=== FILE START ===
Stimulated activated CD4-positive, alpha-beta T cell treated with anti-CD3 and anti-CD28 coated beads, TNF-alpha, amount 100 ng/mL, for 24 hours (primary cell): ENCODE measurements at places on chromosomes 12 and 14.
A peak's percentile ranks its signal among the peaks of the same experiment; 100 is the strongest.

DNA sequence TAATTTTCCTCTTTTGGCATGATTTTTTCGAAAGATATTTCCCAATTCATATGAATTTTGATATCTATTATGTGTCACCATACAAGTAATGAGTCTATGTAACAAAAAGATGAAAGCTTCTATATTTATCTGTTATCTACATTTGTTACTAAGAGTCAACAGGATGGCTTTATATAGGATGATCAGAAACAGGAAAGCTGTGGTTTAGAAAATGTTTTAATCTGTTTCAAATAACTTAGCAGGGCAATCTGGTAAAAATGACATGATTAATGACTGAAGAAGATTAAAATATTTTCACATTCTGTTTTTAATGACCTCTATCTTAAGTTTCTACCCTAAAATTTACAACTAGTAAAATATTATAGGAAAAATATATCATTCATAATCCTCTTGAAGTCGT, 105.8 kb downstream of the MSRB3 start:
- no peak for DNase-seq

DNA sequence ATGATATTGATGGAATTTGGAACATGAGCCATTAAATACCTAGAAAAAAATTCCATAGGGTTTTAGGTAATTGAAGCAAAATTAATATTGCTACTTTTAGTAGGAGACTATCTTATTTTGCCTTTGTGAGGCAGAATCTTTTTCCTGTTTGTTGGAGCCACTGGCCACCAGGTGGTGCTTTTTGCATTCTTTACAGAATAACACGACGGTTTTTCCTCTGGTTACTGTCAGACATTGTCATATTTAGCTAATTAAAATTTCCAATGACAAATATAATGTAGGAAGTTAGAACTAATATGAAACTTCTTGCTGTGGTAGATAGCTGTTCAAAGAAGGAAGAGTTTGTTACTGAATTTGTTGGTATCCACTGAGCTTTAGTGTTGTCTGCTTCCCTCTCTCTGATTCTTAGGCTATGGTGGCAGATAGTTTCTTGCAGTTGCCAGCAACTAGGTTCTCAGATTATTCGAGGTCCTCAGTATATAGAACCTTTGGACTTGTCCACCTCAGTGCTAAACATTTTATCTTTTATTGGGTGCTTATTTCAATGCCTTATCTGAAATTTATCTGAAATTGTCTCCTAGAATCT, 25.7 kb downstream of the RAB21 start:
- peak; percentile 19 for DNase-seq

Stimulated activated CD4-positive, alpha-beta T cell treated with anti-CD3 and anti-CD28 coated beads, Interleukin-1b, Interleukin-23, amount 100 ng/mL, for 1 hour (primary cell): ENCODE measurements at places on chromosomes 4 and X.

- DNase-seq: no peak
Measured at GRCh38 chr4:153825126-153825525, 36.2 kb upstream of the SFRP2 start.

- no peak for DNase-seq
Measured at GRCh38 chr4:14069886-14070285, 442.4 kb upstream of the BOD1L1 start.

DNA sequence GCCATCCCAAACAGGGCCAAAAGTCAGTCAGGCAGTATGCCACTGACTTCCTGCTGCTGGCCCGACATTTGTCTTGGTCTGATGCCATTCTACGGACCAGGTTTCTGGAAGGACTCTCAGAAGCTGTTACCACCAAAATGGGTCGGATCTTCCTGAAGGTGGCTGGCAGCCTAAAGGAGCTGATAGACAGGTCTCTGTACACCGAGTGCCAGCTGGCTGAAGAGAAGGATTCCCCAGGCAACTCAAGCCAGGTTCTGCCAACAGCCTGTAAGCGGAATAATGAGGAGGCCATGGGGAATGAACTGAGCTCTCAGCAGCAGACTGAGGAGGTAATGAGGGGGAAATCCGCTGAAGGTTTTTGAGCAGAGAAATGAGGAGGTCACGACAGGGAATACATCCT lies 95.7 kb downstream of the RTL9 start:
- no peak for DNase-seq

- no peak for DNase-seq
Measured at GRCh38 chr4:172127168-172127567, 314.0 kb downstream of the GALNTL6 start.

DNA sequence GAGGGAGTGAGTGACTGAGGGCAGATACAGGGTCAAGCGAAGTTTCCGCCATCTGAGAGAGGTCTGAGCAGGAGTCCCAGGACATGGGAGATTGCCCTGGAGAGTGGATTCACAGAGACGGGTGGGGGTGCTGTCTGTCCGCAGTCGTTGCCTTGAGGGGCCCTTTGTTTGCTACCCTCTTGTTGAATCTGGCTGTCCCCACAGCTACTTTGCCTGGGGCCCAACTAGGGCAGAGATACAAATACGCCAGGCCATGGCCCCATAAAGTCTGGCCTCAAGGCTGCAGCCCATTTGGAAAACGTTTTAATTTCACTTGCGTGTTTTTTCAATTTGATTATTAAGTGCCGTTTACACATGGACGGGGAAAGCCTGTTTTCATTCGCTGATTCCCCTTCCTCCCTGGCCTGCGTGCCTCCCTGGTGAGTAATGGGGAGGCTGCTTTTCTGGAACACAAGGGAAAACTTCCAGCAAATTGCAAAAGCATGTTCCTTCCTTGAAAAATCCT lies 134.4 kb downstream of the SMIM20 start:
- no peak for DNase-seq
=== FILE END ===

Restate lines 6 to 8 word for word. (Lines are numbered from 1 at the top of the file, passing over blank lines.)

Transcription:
- peak; percentile 19 for DNase-seq

Stimulated activated CD4-positive, alpha-beta T cell treated with anti-CD3 and anti-CD28 coated beads, Interleukin-1b, Interleukin-23, amount 100 ng/mL, for 1 hour (primary cell): ENCODE measurements at places on chromosomes 4 and X.

- DNase-seq: no peak